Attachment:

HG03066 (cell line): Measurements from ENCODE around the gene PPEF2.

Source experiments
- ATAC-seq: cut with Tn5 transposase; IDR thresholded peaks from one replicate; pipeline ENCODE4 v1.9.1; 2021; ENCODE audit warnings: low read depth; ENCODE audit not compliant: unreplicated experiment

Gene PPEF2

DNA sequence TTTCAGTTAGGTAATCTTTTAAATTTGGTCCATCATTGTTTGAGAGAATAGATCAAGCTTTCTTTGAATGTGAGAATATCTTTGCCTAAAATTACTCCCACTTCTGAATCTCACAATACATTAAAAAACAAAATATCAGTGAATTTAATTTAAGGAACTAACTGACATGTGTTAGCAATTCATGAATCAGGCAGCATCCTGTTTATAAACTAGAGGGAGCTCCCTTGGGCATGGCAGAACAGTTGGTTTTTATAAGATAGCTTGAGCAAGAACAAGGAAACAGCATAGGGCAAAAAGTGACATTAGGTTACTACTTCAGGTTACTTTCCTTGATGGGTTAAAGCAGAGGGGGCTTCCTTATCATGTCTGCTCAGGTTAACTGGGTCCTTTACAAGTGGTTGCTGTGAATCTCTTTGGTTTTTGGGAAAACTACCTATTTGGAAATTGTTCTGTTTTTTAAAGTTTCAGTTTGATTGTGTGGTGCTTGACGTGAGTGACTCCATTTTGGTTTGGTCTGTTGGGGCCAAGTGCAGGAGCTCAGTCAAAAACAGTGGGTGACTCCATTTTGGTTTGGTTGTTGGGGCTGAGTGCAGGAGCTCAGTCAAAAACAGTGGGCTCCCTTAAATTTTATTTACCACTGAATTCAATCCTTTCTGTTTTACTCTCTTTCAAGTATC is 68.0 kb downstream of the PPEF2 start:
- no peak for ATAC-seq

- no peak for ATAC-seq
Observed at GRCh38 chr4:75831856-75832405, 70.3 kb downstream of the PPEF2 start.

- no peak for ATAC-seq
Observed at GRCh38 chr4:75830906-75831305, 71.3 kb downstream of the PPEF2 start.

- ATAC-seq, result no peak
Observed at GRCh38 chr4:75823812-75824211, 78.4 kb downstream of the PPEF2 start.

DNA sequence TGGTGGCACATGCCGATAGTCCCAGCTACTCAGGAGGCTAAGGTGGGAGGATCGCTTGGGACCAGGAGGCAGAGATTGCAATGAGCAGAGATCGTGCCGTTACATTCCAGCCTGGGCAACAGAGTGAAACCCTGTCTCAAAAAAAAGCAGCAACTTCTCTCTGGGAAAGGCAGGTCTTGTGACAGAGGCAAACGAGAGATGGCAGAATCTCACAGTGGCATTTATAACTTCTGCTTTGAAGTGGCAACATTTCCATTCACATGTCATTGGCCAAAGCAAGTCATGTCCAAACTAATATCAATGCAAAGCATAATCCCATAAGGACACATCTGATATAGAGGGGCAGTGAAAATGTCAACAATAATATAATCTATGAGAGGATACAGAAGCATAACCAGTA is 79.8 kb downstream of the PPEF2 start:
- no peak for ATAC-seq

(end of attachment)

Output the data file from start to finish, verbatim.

HG03066 (cell line): Measurements from ENCODE around the gene PPEF2.

Source experiments
- ATAC-seq: cut with Tn5 transposase; IDR thresholded peaks from one replicate; pipeline ENCODE4 v1.9.1; 2021; ENCODE audit warnings: low read depth; ENCODE audit not compliant: unreplicated experiment

Gene PPEF2

DNA sequence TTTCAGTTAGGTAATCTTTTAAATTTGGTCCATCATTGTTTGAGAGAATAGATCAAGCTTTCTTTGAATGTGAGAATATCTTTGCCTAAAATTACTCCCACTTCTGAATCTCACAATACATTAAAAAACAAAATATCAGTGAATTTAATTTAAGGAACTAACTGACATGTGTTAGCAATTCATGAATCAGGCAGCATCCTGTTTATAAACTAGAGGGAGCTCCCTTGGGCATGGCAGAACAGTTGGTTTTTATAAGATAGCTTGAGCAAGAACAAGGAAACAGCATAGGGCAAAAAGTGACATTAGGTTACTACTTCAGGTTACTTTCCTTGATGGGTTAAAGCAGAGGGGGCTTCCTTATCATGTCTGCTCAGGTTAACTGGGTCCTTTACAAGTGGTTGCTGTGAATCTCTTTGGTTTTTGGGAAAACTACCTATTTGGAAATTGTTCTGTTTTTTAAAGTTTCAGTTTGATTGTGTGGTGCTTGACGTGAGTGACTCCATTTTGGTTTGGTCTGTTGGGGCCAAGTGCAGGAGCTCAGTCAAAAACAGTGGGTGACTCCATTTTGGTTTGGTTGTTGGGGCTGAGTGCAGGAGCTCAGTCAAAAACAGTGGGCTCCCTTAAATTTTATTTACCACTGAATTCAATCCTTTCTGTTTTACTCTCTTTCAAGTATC is 68.0 kb downstream of the PPEF2 start:
- no peak for ATAC-seq

- no peak for ATAC-seq
Observed at GRCh38 chr4:75831856-75832405, 70.3 kb downstream of the PPEF2 start.

- no peak for ATAC-seq
Observed at GRCh38 chr4:75830906-75831305, 71.3 kb downstream of the PPEF2 start.

- ATAC-seq, result no peak
Observed at GRCh38 chr4:75823812-75824211, 78.4 kb downstream of the PPEF2 start.

DNA sequence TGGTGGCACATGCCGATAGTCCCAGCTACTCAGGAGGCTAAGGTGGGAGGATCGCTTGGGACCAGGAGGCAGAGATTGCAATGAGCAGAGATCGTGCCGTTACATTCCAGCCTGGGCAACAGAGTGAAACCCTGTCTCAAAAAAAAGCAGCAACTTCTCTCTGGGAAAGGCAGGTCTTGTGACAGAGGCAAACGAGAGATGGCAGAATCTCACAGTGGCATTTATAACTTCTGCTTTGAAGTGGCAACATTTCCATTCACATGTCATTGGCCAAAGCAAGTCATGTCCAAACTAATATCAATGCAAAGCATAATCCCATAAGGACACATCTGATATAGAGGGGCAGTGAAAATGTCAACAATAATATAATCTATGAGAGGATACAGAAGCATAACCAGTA is 79.8 kb downstream of the PPEF2 start:
- no peak for ATAC-seq